For those who are licensed, complying with safety regulations—and annual checks—can be time-consuming and expensive.
Andreas Besuch, who runs Chrysalis Child’s Garden, a home-based program, says when he first started his business, he spent approximately five hours per day on administrative work, trying to comply with CYFD and City of Santa Fe regulations. Now, he has it down to approximately an hour per day.
Mitchell moved to a brand-new house under the assumption she would be able to increase her licensing level and accept two more children, only to discover that the Santa Fe Fire Department and CYFD have conflicting regulations. Santa Fe Fire Department told her that unless she wanted to install commercial-grade wiring and fire protection in the new place, she could only take five clients, versus the six she was expecting.
Mitchell’s and Besuch’s centers are two of only 10 Santa Fe day cares that have gone through that process, according to a list of day cares licensed by the city that it provided under a public records request. City Constituents Director Sevastian Gurule says the city doesn’t have an enforcement officer who looks for businesses in the city that are operating illegally, but is more complaint-driven.
Besuch says it seems unfair that he’s effectively being penalized with additional restrictions for trying to “comply with all state, local and federal laws,” as instructed by CYFD.
“There are other people who don’t go through licensing, they just have 12 children at the house no matter what,” Besuch says. “I mean, if you want to be official, which is actually a good thing that you want to check us out—if there’s something dangerous in the house, the house could have maybe gasoline in storage and that would be dangerous for the children. I understand that’s a good thing…in another way it’s kind of backfiring because now the city knows, ‘Oh, they have a child care,’ now they have inspected it so they place all their restrictions on it.”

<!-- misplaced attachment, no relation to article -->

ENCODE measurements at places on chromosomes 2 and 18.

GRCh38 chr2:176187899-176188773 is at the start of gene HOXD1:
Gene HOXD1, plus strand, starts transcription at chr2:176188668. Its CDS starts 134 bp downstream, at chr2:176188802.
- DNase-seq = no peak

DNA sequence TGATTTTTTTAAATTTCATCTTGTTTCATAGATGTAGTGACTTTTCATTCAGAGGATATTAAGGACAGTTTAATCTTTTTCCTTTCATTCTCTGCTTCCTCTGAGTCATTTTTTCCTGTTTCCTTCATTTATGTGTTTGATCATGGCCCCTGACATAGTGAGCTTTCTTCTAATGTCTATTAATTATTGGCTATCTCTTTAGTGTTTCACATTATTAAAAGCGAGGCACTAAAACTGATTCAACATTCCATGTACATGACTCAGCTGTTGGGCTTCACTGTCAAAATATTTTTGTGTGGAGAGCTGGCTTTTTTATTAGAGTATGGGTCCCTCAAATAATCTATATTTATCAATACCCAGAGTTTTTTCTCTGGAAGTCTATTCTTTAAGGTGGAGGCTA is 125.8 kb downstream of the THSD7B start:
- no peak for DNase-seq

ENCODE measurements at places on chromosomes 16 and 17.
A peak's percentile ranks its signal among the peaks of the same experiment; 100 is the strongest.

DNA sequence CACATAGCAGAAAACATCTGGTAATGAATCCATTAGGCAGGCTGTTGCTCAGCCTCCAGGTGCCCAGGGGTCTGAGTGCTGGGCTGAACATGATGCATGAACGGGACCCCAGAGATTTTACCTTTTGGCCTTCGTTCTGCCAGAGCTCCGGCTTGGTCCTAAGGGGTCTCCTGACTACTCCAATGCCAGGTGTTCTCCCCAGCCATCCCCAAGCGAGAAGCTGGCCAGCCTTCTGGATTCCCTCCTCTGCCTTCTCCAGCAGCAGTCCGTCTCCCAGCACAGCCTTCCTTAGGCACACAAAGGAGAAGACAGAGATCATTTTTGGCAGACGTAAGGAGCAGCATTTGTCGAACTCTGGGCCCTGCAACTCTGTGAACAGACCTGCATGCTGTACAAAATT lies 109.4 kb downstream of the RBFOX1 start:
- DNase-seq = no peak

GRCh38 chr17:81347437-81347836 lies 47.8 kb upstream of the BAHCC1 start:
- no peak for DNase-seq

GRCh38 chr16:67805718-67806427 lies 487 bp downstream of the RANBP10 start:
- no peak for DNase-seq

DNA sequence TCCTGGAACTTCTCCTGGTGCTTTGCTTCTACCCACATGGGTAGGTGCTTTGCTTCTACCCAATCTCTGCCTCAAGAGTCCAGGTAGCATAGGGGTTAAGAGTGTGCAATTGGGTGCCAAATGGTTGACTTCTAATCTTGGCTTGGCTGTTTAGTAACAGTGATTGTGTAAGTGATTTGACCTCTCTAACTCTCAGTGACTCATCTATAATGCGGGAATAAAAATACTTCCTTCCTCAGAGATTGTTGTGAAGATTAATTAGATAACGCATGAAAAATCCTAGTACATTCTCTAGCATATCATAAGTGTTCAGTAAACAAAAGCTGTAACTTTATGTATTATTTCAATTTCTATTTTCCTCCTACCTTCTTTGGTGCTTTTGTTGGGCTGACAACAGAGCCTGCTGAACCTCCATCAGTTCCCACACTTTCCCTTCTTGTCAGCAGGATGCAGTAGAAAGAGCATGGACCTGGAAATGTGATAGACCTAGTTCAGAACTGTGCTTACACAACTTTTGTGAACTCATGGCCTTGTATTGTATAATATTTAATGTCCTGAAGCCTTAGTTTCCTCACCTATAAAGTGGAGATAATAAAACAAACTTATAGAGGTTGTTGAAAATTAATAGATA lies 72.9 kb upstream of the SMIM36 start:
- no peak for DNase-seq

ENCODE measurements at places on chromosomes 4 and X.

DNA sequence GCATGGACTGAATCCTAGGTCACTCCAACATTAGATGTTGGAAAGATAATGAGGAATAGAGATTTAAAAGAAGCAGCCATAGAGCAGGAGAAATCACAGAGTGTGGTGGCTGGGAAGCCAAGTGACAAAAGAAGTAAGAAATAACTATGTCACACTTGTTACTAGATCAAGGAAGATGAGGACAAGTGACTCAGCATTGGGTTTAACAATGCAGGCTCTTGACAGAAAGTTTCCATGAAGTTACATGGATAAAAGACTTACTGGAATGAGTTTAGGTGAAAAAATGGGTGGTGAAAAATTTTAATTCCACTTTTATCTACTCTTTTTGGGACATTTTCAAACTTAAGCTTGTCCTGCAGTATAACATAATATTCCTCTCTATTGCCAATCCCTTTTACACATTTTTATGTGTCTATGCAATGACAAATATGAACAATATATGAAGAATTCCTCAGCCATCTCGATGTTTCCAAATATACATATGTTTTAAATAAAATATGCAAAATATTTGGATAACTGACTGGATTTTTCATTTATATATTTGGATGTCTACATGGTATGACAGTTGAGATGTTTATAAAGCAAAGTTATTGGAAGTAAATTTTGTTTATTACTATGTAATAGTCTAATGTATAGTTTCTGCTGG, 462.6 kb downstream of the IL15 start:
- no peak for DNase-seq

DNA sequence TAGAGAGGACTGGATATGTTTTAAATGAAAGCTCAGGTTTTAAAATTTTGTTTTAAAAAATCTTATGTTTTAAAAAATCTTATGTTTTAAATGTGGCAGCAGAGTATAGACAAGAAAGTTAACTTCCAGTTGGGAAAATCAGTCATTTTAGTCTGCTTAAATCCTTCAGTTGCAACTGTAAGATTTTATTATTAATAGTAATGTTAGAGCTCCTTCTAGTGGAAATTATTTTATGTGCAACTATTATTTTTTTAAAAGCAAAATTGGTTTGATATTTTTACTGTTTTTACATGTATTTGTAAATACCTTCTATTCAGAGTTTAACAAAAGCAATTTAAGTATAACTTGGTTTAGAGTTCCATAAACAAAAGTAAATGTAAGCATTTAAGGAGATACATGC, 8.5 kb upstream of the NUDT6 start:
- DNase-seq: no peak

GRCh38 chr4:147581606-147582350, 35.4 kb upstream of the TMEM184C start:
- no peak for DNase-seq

Gurule says CYFD relies on Santa Fe to do the fire inspection for these businesses. Knell says CYFD accepts a fire inspection from any city, county or state fire marshal.
Child care providers SFR contacted for this story that held state licensing or registration, but didn’t appear on the city business list, didn’t realize there were additional steps they were supposed to have taken.
Perusal of CYFD’s annual inspection reports for registered and licensed centers and homes suggests providers must be meticulous to earn rarely awarded complete compliance. SFR found providers marked incompliant for failing to include soap in their first aid kids, or because a rug was “bunched up” on the day of the inspectors’ visit. Rodriguez bought a water temperature gauge to appeal CYFD’s determination that the water in her child bathroom was too hot.
“They come in and they put their hand under your water…and say you don’t have the right temperature water,” Rodriguez says. “Well, how do you know? Is your hand a thermometer?”
Those exacting standards seem to have earned New Mexico points with the National Association of Child Care Resource & Referral Agencies, however, which praises New Mexico for addressing “nine of 10 safety requirements” in regulations for family child care homes.
Not all of the infractions noted against providers were trivial, however, and the easy access CYFD provides on its website to the past two years’ results is a useful tool for parents to review before enrolling their children. PMS Head Start Flores del Sol was written up last December for allegedly failing to notify the state that one of the employees was arrested. Playschool of the Arts allegedly failed to notify the state of an incident requiring medical attention. In March 2009, CYFD followed up on a complaint made against La Petite Academy alleging staff walked away from a baby on a changing table. In May of last year, CYFD did an “Incident Investigation” of LPA after it allegedly failed to report a communicable disease.
Jessica Ladd at Coop Consulting tells SFR that although CYFD’s requirements have their advantages, their strictness discourages would-be caregivers and likely causes many to run their business outside legal channels.
“We talked to people that wanted to get licensed, but they just got tired of all the red tape and ‘You need to do this, you need to do that,’ and they said, ‘Forget it, I’ll do something else.’” Ladd says.